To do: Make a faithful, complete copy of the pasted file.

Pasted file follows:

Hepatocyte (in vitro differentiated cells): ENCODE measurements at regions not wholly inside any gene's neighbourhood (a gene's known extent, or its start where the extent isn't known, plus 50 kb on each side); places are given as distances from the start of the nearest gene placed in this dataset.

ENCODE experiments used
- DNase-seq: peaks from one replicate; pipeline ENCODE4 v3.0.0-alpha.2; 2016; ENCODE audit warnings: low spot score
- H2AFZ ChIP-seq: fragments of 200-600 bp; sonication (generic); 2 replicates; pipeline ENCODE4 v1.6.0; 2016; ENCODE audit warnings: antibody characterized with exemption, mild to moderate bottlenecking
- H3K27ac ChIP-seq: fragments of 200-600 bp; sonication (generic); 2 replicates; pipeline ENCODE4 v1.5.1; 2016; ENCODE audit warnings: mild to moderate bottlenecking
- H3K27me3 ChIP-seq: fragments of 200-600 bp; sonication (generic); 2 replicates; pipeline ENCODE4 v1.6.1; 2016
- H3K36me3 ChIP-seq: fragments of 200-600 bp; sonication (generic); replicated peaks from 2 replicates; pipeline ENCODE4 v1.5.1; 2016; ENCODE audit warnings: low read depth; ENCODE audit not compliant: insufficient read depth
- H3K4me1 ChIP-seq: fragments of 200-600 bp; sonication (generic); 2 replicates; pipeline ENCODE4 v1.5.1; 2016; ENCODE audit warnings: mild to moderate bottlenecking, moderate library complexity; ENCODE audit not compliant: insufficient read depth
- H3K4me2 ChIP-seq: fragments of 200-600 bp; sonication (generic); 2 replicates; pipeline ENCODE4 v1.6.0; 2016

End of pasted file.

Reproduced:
Hepatocyte (in vitro differentiated cells): ENCODE measurements at regions not wholly inside any gene's neighbourhood (a gene's known extent, or its start where the extent isn't known, plus 50 kb on each side); places are given as distances from the start of the nearest gene placed in this dataset.

ENCODE experiments used
- DNase-seq: peaks from one replicate; pipeline ENCODE4 v3.0.0-alpha.2; 2016; ENCODE audit warnings: low spot score
- H2AFZ ChIP-seq: fragments of 200-600 bp; sonication (generic); 2 replicates; pipeline ENCODE4 v1.6.0; 2016; ENCODE audit warnings: antibody characterized with exemption, mild to moderate bottlenecking
- H3K27ac ChIP-seq: fragments of 200-600 bp; sonication (generic); 2 replicates; pipeline ENCODE4 v1.5.1; 2016; ENCODE audit warnings: mild to moderate bottlenecking
- H3K27me3 ChIP-seq: fragments of 200-600 bp; sonication (generic); 2 replicates; pipeline ENCODE4 v1.6.1; 2016
- H3K36me3 ChIP-seq: fragments of 200-600 bp; sonication (generic); replicated peaks from 2 replicates; pipeline ENCODE4 v1.5.1; 2016; ENCODE audit warnings: low read depth; ENCODE audit not compliant: insufficient read depth
- H3K4me1 ChIP-seq: fragments of 200-600 bp; sonication (generic); 2 replicates; pipeline ENCODE4 v1.5.1; 2016; ENCODE audit warnings: mild to moderate bottlenecking, moderate library complexity; ENCODE audit not compliant: insufficient read depth
- H3K4me2 ChIP-seq: fragments of 200-600 bp; sonication (generic); 2 replicates; pipeline ENCODE4 v1.6.0; 2016